November 2, 2016

Diversity: Has the Word Lost its Power?

Some industry leaders and cultural experts believe that the word diversity lost its relevance in the struggle for equality in the corporate world and, more specifically, in the entertainment industry. During the spirited newsmakers panel at NAMIC’s 30th Annual Conference, journalist Roland Martin discussed Hollywood director, Ava DuVernay’s, choice to use the word inclusion to describe the ultimate goal of equitable representation by people of color. For decades, the term referred to programs aimed at adding cultural and racial minorities to the workforce. Today, numerous studies show that many of the designated diversity programs have had little effect. In fact, some say that the efforts of the committees or campaigns have had the reverse effect. A recent example of the limited impact of the concept was when a tech industry leader speaking at TechCrunch Disrupt trumpeted that the company’s two new hires. He boasted that the hiring sufficiently satisfied the call for change, adding that “we have two new partners who are so diverse I have a challenge pronouncing their names.’’ Is that what many decision-makers believe to be an answer to the systemic issues of unfair hiring practices and employment bias?

The discussion surrounding the diluted definition of the word is not new, but appears to be gaining traction. In 2010, NPR’s series titled Diversifying the American Workplace offered statistics and anecdotes from company leaders to prove that institutional efforts to diversify the workforce were uneven and often fruitless. “It’s one thing to create diversity, but you need to put as much energy into managing the uniqueness of a diverse environment as you do in creating it in the first place,” says Xerox’s [CEO] Harlow. “What doesn’t work is trying to convince a workforce or the market, in general, that you have a commitment that gets measured by posters and glitzy websites.” In the specific section related to Hollywood, NPR referred to a report titled Inclusion or Invisibility: Comprehensive Annenberg Report on Diversity in Entertainment produced by Stacy L. Smith, Ph.D., March Choueiti and Katherine Pieper, Ph.D.

The research team reviewed the industry from the CEO level to every speaking character across television as well as in all roles in digital content. In its suggested list of solutions, the report said:

Fast forward five years to October 2015 when the New York Times published a heavily-debated article which asked “Has diversity lost its meaning?” The article’s author, Anna Holmes, researched the emerging trend toward moving away from the term as a corporate goal. One year later, Oprah Winfrey vowed to eliminate the word from her vocabulary.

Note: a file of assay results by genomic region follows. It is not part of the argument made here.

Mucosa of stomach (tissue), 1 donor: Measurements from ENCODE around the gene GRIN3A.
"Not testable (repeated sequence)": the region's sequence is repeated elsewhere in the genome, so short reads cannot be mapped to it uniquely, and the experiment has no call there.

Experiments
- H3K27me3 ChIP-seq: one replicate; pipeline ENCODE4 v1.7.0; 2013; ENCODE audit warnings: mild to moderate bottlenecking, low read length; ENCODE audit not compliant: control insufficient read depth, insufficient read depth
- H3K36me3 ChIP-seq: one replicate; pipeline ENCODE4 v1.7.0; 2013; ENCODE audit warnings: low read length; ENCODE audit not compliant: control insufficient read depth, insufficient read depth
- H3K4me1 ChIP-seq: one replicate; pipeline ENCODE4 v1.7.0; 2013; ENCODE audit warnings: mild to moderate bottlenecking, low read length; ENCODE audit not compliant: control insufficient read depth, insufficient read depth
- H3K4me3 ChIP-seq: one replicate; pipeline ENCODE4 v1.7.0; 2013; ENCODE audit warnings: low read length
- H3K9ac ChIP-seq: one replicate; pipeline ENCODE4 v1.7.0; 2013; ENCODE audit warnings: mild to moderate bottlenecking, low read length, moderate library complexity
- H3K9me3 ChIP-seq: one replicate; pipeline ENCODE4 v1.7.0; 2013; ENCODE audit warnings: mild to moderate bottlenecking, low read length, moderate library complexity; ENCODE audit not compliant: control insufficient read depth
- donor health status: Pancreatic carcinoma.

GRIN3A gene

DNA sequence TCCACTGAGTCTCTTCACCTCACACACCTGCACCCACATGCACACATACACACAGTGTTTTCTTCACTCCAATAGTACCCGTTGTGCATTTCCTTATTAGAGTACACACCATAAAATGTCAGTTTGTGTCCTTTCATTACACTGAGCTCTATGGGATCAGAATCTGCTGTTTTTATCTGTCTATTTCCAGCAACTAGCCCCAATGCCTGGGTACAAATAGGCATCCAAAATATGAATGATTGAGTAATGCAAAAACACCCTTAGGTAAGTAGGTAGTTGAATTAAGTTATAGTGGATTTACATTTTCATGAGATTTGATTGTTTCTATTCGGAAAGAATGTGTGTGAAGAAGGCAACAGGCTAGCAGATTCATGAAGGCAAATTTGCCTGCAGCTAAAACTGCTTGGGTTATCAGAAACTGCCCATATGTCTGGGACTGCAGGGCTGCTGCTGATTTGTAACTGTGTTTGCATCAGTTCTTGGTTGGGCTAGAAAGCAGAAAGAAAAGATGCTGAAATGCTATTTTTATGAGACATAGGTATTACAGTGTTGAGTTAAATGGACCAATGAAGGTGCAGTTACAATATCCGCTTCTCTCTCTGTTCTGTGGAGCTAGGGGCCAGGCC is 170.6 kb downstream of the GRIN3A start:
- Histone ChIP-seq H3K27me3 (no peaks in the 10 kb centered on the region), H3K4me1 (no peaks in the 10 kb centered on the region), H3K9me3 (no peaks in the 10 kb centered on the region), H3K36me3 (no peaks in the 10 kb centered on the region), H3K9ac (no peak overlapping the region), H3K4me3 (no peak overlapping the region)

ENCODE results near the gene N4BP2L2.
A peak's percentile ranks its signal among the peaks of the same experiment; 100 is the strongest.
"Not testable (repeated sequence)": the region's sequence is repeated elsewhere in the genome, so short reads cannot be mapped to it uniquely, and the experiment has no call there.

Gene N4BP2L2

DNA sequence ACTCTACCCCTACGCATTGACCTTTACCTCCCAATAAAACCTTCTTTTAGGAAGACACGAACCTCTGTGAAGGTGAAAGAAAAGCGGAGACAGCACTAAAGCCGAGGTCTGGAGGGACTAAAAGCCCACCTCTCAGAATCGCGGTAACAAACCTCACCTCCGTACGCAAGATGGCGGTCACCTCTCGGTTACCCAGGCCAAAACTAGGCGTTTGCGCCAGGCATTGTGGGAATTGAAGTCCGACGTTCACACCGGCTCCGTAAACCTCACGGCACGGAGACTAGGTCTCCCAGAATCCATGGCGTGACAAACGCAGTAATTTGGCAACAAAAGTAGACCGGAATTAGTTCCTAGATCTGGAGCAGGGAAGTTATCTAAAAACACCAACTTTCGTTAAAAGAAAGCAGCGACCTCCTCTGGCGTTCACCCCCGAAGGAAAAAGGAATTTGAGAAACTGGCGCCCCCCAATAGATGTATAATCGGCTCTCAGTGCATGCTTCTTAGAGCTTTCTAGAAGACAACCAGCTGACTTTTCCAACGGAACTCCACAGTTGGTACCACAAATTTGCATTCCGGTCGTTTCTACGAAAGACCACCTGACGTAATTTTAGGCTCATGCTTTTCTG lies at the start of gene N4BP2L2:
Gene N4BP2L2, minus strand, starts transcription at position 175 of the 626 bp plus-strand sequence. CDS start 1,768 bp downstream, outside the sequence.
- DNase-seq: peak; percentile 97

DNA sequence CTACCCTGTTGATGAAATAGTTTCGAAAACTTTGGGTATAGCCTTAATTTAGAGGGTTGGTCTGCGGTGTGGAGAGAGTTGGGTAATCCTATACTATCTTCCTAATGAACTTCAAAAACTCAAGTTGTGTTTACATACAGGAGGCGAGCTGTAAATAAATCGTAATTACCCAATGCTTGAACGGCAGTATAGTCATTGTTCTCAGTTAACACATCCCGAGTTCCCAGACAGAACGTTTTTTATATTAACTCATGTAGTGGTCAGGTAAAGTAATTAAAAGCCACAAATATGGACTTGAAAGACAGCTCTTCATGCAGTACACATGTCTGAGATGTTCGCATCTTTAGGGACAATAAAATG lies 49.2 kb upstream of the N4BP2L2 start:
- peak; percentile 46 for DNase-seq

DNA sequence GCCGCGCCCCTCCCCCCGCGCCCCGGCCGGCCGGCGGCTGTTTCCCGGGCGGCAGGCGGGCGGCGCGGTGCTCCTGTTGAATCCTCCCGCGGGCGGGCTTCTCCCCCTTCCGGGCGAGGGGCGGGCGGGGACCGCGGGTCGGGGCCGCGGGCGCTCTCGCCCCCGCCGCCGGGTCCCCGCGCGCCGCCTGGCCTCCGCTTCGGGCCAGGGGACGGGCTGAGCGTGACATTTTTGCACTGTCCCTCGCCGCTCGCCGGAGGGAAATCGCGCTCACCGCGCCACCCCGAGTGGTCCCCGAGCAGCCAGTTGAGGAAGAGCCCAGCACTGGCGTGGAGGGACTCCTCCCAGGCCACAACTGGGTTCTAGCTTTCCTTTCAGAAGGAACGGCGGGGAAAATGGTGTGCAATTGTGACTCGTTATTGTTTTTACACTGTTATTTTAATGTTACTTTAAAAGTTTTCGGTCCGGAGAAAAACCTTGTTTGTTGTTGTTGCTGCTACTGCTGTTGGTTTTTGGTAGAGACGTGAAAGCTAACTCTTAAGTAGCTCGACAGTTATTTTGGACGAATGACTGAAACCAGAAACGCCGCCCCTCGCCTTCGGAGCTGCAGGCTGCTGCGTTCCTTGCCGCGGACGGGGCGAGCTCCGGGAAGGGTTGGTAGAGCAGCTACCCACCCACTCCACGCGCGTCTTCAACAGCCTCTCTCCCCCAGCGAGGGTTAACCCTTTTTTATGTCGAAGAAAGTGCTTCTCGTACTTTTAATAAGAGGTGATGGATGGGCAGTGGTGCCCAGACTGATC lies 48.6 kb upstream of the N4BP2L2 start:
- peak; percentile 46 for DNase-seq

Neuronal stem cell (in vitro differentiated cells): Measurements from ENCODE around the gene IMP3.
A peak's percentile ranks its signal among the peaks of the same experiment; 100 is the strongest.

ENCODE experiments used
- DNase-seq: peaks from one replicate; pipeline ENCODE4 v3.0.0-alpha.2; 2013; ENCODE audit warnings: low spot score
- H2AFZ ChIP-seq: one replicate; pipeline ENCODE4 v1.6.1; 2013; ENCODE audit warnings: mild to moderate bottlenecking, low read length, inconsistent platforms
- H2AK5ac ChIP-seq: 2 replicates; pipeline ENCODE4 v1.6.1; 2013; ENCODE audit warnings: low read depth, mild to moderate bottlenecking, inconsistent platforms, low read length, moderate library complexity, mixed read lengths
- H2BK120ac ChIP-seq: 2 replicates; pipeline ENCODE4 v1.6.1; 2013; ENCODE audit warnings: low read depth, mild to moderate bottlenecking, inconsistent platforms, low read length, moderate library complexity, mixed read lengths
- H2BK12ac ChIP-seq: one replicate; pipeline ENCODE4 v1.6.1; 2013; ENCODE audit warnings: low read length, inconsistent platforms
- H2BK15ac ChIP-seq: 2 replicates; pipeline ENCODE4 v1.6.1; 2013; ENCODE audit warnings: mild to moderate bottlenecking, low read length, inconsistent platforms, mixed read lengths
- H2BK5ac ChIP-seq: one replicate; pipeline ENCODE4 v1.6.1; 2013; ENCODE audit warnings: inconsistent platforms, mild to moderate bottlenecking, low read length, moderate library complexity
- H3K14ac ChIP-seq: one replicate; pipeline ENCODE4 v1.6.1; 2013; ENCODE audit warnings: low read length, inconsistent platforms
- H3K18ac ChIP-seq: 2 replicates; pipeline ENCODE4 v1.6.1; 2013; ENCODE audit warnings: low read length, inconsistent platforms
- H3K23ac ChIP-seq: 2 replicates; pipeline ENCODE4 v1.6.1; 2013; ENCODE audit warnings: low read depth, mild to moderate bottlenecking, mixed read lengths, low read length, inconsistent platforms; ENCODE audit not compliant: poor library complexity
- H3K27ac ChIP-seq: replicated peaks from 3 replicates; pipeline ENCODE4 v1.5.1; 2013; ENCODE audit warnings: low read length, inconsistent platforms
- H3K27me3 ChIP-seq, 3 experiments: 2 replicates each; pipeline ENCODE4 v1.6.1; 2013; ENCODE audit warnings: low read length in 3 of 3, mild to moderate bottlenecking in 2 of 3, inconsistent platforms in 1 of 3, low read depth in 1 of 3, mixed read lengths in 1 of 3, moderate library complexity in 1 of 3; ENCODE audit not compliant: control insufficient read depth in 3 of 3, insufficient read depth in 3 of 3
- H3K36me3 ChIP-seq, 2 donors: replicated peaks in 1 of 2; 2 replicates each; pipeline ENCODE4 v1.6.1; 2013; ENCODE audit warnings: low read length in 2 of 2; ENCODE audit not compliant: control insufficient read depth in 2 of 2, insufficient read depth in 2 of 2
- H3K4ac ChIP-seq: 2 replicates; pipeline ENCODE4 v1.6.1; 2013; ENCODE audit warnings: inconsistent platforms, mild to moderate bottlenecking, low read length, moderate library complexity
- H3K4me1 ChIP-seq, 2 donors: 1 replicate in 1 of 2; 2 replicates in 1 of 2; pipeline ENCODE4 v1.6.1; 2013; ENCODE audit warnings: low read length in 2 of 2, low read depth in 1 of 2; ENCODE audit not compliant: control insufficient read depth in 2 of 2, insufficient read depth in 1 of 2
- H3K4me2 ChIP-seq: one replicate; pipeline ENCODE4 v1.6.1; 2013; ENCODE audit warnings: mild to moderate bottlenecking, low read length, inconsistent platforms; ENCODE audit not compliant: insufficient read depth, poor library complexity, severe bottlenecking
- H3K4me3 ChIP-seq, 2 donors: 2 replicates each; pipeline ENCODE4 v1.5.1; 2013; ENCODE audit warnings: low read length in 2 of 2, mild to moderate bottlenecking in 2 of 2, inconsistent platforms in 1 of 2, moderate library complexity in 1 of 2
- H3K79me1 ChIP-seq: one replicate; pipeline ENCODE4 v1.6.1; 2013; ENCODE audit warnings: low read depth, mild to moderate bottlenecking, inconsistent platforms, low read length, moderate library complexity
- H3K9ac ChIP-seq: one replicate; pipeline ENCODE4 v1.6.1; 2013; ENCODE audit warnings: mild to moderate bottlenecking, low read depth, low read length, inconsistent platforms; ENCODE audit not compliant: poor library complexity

In a shared spotlight interview in Rolling Stone© magazine, Winfrey and Ava DuVernay outlined the specifics around the intentional shift from the word diversity to the word inclusion. DuVernay asserts that the word no longer signals an attempt to meet the goal of creating fair, powerful opportunities for people of color in the entertainment industry.

“Now I really eliminated it from my vocabulary because I’ve learned from her that the word that most articulates what we’re looking for is what we want to be: included. It’s to have a seat at the table where the decisions are being made,” said Winfrey. Proponents of the shift point to the recent “Project Greenlight” episode in which Matt Damon tells producer Effie Brown that diversity happens in the cast, not in the production or development of a show. That singular moment shocked many people. More importantly, it revealed the block that decision-makers may have when it comes to opening doors for people of color and women behind the scenes.

Has the word diversity lost its relevance in the struggle for equality in the entertainment industry? Jeff Chang, the author of 2014’s ‘‘Who We Be: The Colorization of America,’’ says that the word ‘‘is an empty signifier… though, I still strongly believe in the possibility.’’ Chang prefers to use the word ‘‘equity’’ as he claims that the word diversity has been ‘‘de-radicalized,” no longer representing its roots in civil rights.

There are companies choosing to invest in change, especially following the industry outrage at the lack of representation of people of color in entertainment awards and staffing numbers. Warner Bros. film studio introduced its Emerging Film Directors Workshop, a “talent incubator designed to give access and voice to new and underrepresented talent.” The program is one of several listed by the Writers Guild of America.

Changing the word alone won’t make the difference, but it may be a start. The shift may prompt closer reviews of company programs and initiatives, pulling them back toward the initial goal of creating organizations more reflective of society. Removing bias from hiring and establishing programs such as the upcoming Hollywood Creative Forum are ultimately what’s required to correct the imbalance in the entertainment industry.


“I don’t use it because all of the industries have abandoned diversity. I go back to why it was created. It was created to correct historical wrongs as they related to African-Americans and other ethnic minorities. Now it has been so watered down, so played and so abused, it now is a term that has no meaning.”
Roland Martin, NAMIC 30th Annual Conference, NYC

To Achieve Inclusion

To achieve inclusion, companies need to embrace new approaches. These strategies must involve more than simply “checking a box” when casting a film, series, or episode, or go beyond making a “diversity hire” behind the camera or in the executive suite. We have identified specific actions for television, and streaming companies to counter implicit and explicit biases.
(Annenberg Report)